ANY Republican nominee in 2012 will be "too dumb to be President" -- according to the media and the commentariat
The 2012 Republican presidential nominee-in-waiting is not very bright. In fact, dumb as a post is a more accurate if blunt assessment..
Does this describe Sarah Palin? Yes -- if you choose to listen to the Inside-the-Beltway elites. But just in case she doesn't run for or win the nomination, don't worry. Whoever the GOP nominates will quickly assume this "too dumb to be president" role -- bestowed by many of the same people.
Why? Because this "too dumb to be president" argument is precisely the same-old, same-old argument from liberal elites about Republican presidents or prospective presidents for decades. The argument is particularly relished when it comes to describing conservatives like the former Alaska governor. But even GOP moderates can never escape this tag once they morph from unannounced candidate (and therefore not a political threat to liberalism) to actual frontrunner, nominee or, God forbid, the actual president.
Barry Goldwater, the first modern conservative to win a GOP presidential nomination in 1964, would have been lucky to be tagged as being merely too dumb to be president. He was also said to be, according to Time magazine, "psychologically unfit to be president," "emotionally unstable," "immature," "cowardly," "grossly psychotic," "paranoid," a "mass murderer," "amoral and immoral," a "chronic schizophrenic" and "dangerous lunatic." One psychiatrist breezily announced Goldwater had a "strong identification with the authoritarianism of Hitler, if not identification with Hitler himself."
Reagan, also pegged as a war-monger, was called an "extremist" at the beginning of his political career and an "amiable dunce" just after his election to the presidency. They were a mere blip in the cascade of insults about his intelligence hurled in Reagan's direction over almost a quarter century as a serious American politician. This particular man who was "too dumb to be president" won the Cold War without, as Margaret Thatcher said, firing a shot. Not to mention launching the American economy on a path to creating some 50 million jobs over the next three decades.
But I digress. Perhaps the most instructive case of "too dumb to be president" is that of Gerald Ford. Elected to Congress in 1948, a man with a ready smile and outgoing personality, Ford had won rave reviews from the liberal press when he challenged the House Republican Old Guard following Goldwater's defeat, becoming Minority Leader. All the way through his House career, and on into his surprise accession-by-appointment to the vice presidency following the resignation of liberal bête noire Spiro Agnew, the moderate Republican Ford was pictured as good-ole smiling Jerry, the steady, smart House leader who had not an enemy in the world. He played golf with his old pal House Democratic leader Tip O'Neill. Just a nice, smart, swell guy, said the press.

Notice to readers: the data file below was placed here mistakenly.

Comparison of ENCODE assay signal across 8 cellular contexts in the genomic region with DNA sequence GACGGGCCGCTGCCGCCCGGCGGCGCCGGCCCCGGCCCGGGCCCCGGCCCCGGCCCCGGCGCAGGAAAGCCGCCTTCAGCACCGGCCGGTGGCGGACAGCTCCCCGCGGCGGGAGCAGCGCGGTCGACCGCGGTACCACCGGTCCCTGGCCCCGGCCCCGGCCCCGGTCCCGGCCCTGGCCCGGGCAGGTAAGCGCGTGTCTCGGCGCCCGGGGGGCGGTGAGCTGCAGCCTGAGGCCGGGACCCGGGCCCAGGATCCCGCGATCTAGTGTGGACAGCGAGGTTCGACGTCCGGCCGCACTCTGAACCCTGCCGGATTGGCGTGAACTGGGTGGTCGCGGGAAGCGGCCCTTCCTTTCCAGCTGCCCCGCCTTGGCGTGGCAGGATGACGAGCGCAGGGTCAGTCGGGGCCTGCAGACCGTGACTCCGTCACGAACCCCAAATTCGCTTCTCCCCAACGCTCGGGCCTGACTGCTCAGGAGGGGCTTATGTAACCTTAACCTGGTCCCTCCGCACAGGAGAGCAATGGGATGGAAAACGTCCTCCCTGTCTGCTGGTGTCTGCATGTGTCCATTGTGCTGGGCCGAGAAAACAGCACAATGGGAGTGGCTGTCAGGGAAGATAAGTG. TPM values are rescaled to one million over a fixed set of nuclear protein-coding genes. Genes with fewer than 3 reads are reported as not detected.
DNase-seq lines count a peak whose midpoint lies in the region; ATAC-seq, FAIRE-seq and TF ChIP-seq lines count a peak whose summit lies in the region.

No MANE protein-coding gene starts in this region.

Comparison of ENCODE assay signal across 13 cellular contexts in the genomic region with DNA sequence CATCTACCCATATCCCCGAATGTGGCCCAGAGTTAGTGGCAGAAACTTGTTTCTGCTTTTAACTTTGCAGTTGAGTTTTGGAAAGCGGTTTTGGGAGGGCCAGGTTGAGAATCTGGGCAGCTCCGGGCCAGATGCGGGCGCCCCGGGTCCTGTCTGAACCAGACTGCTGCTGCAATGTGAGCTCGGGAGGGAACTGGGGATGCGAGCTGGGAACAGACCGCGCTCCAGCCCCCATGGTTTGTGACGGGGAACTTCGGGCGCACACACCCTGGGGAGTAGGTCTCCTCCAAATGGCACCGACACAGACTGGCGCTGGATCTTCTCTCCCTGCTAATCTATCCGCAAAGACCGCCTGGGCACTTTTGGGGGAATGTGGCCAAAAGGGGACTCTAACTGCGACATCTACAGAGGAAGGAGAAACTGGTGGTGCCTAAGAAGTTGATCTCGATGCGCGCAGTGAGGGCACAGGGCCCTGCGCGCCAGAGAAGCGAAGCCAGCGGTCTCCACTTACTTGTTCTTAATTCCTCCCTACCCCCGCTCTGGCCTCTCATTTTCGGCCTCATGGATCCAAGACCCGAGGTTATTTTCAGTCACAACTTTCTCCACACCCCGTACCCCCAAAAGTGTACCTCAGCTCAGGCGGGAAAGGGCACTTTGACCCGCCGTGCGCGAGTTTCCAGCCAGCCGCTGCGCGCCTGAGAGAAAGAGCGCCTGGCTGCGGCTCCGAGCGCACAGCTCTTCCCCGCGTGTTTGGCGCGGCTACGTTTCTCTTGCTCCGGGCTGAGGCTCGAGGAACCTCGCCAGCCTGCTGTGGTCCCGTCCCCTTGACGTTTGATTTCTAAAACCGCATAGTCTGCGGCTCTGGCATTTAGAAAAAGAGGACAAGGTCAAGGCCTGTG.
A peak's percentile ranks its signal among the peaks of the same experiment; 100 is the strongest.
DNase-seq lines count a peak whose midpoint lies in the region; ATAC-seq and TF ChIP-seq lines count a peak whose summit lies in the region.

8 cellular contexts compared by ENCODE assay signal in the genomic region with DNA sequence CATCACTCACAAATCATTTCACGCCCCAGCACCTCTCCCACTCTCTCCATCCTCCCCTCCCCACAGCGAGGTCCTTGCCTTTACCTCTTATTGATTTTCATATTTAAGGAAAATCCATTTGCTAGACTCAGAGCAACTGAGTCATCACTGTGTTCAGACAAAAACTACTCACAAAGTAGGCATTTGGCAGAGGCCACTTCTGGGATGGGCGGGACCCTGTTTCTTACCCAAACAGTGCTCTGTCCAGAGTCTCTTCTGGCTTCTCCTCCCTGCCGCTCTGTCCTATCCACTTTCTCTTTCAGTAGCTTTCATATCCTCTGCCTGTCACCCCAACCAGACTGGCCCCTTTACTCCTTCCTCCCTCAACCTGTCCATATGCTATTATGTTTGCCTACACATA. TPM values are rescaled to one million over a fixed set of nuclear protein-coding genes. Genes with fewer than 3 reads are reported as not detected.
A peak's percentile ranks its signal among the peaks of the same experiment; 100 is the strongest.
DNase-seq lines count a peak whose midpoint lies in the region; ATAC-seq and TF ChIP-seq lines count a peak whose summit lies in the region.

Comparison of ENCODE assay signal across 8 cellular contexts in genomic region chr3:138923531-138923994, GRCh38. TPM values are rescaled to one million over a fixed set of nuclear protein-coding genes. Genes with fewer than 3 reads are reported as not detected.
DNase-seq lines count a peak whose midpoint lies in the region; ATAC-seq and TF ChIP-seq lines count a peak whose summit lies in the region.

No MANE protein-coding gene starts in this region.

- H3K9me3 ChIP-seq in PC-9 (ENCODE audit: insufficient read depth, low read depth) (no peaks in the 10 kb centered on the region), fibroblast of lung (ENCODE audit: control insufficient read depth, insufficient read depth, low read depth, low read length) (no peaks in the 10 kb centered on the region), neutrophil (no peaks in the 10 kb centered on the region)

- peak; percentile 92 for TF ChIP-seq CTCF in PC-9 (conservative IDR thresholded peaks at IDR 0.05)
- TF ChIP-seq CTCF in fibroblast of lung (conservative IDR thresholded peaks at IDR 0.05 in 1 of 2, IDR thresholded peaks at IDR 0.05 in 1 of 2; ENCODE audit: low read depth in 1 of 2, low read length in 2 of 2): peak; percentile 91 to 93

Then a funny thing happened to good old Jerry Ford. In the wake of Watergate he became president with Nixon's resignation. Within a month he pardoned his predecessor, believing (correctly) that until the nation had rid itself of the Watergate/Nixon obsession he, Ford, would have an impossible time getting things done as president. Nothing dumb there.
Ford had no sooner announced the pardon and disappeared from the television air waves than the re-positioning of Ford by the liberal media had begun. The man who had graduated from Yale Law School and been the epitome of openness and hard work was, in the blink of an eye, dumb as a post and a conniving liar to boot. Up from the mists came a Lyndon Johnson quote saying that Ford the college grid star had played too much football without a helmet.
An on-camera tumble on the slippery steps leading down from the door of Air Force One led to the depiction of the most athletic president since Teddy Roosevelt as a bumbling fool. On a new program called Saturday Night Live, an unknown writer/actor named Chevy Chase rocketed to fame portraying Ford as dumbly prone to hilarious stumbles and dramatic falls over all manner of furniture. Chase anticipated the Tina Fey as empty-headed Sarah Palin routine by decades.
Then there's the Romney saga. That would be George Romney, not Mitt, George's son. George Romney was a liberal Republican, a spectacularly successful business executive as the chairman of American Motors. On the strength of his dazzling business career he was elected Governor of Michigan, where he became a popular political figure with both voters and the national press.
Then a funny thing happened to George Romney. In 1967 he began running for the 1968 GOP presidential nomination. The polls showed he was the man-to-beat for the nomination, the one man in the Republican Party who could take on and beat LBJ, the same LBJ who beat Goldwater in 1964 by a landslide. Then, returning from a fact-finding trip to Vietnam, Romney incautiously allowed as to how he had been "brain-washed" by the Johnson administration on Vietnam. And…. bam.